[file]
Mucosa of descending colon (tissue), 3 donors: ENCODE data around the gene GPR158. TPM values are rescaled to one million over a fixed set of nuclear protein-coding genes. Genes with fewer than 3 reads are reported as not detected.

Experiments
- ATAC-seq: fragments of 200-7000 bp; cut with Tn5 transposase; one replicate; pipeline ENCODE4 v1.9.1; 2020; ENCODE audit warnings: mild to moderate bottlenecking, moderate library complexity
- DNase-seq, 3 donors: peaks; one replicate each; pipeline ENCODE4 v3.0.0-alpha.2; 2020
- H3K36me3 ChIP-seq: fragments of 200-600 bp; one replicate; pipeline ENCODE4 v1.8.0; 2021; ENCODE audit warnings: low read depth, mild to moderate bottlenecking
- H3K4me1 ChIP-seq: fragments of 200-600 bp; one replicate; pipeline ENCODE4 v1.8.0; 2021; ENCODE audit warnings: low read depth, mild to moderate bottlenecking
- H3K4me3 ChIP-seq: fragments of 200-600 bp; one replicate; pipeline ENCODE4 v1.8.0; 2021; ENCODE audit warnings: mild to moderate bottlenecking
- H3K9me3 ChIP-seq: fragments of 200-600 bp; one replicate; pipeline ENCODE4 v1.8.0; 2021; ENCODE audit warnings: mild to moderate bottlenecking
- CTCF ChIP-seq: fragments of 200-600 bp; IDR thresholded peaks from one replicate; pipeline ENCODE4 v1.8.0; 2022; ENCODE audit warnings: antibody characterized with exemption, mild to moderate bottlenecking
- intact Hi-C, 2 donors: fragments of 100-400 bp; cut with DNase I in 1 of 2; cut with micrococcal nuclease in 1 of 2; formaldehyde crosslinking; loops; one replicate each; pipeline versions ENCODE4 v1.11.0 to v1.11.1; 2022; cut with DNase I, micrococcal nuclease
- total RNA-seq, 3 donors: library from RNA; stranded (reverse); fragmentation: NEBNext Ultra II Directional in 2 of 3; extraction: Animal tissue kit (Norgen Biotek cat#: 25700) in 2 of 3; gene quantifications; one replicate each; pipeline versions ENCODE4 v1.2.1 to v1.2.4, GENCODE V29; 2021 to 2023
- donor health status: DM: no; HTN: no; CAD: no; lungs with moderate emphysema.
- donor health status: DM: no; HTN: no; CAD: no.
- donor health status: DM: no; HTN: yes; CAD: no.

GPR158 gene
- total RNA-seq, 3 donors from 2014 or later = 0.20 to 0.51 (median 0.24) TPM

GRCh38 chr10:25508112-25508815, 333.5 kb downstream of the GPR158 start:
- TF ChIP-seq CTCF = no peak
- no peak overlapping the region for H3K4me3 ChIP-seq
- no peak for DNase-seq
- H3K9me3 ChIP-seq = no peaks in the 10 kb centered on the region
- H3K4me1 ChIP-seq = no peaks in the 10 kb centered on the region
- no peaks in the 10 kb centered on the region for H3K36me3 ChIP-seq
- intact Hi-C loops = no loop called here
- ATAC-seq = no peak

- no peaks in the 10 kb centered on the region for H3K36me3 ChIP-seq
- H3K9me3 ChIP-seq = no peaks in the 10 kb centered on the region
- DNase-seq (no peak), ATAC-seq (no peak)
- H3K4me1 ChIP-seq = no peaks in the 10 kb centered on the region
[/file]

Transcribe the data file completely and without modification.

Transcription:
Mucosa of descending colon (tissue), 3 donors: ENCODE data around the gene GPR158. TPM values are rescaled to one million over a fixed set of nuclear protein-coding genes. Genes with fewer than 3 reads are reported as not detected.

Experiments
- ATAC-seq: fragments of 200-7000 bp; cut with Tn5 transposase; one replicate; pipeline ENCODE4 v1.9.1; 2020; ENCODE audit warnings: mild to moderate bottlenecking, moderate library complexity
- DNase-seq, 3 donors: peaks; one replicate each; pipeline ENCODE4 v3.0.0-alpha.2; 2020
- H3K36me3 ChIP-seq: fragments of 200-600 bp; one replicate; pipeline ENCODE4 v1.8.0; 2021; ENCODE audit warnings: low read depth, mild to moderate bottlenecking
- H3K4me1 ChIP-seq: fragments of 200-600 bp; one replicate; pipeline ENCODE4 v1.8.0; 2021; ENCODE audit warnings: low read depth, mild to moderate bottlenecking
- H3K4me3 ChIP-seq: fragments of 200-600 bp; one replicate; pipeline ENCODE4 v1.8.0; 2021; ENCODE audit warnings: mild to moderate bottlenecking
- H3K9me3 ChIP-seq: fragments of 200-600 bp; one replicate; pipeline ENCODE4 v1.8.0; 2021; ENCODE audit warnings: mild to moderate bottlenecking
- CTCF ChIP-seq: fragments of 200-600 bp; IDR thresholded peaks from one replicate; pipeline ENCODE4 v1.8.0; 2022; ENCODE audit warnings: antibody characterized with exemption, mild to moderate bottlenecking
- intact Hi-C, 2 donors: fragments of 100-400 bp; cut with DNase I in 1 of 2; cut with micrococcal nuclease in 1 of 2; formaldehyde crosslinking; loops; one replicate each; pipeline versions ENCODE4 v1.11.0 to v1.11.1; 2022; cut with DNase I, micrococcal nuclease
- total RNA-seq, 3 donors: library from RNA; stranded (reverse); fragmentation: NEBNext Ultra II Directional in 2 of 3; extraction: Animal tissue kit (Norgen Biotek cat#: 25700) in 2 of 3; gene quantifications; one replicate each; pipeline versions ENCODE4 v1.2.1 to v1.2.4, GENCODE V29; 2021 to 2023
- donor health status: DM: no; HTN: no; CAD: no; lungs with moderate emphysema.
- donor health status: DM: no; HTN: no; CAD: no.
- donor health status: DM: no; HTN: yes; CAD: no.

GPR158 gene
- total RNA-seq, 3 donors from 2014 or later = 0.20 to 0.51 (median 0.24) TPM

GRCh38 chr10:25508112-25508815, 333.5 kb downstream of the GPR158 start:
- TF ChIP-seq CTCF = no peak
- no peak overlapping the region for H3K4me3 ChIP-seq
- no peak for DNase-seq
- H3K9me3 ChIP-seq = no peaks in the 10 kb centered on the region
- H3K4me1 ChIP-seq = no peaks in the 10 kb centered on the region
- no peaks in the 10 kb centered on the region for H3K36me3 ChIP-seq
- intact Hi-C loops = no loop called here
- ATAC-seq = no peak

- no peaks in the 10 kb centered on the region for H3K36me3 ChIP-seq
- H3K9me3 ChIP-seq = no peaks in the 10 kb centered on the region
- DNase-seq (no peak), ATAC-seq (no peak)
- H3K4me1 ChIP-seq = no peaks in the 10 kb centered on the region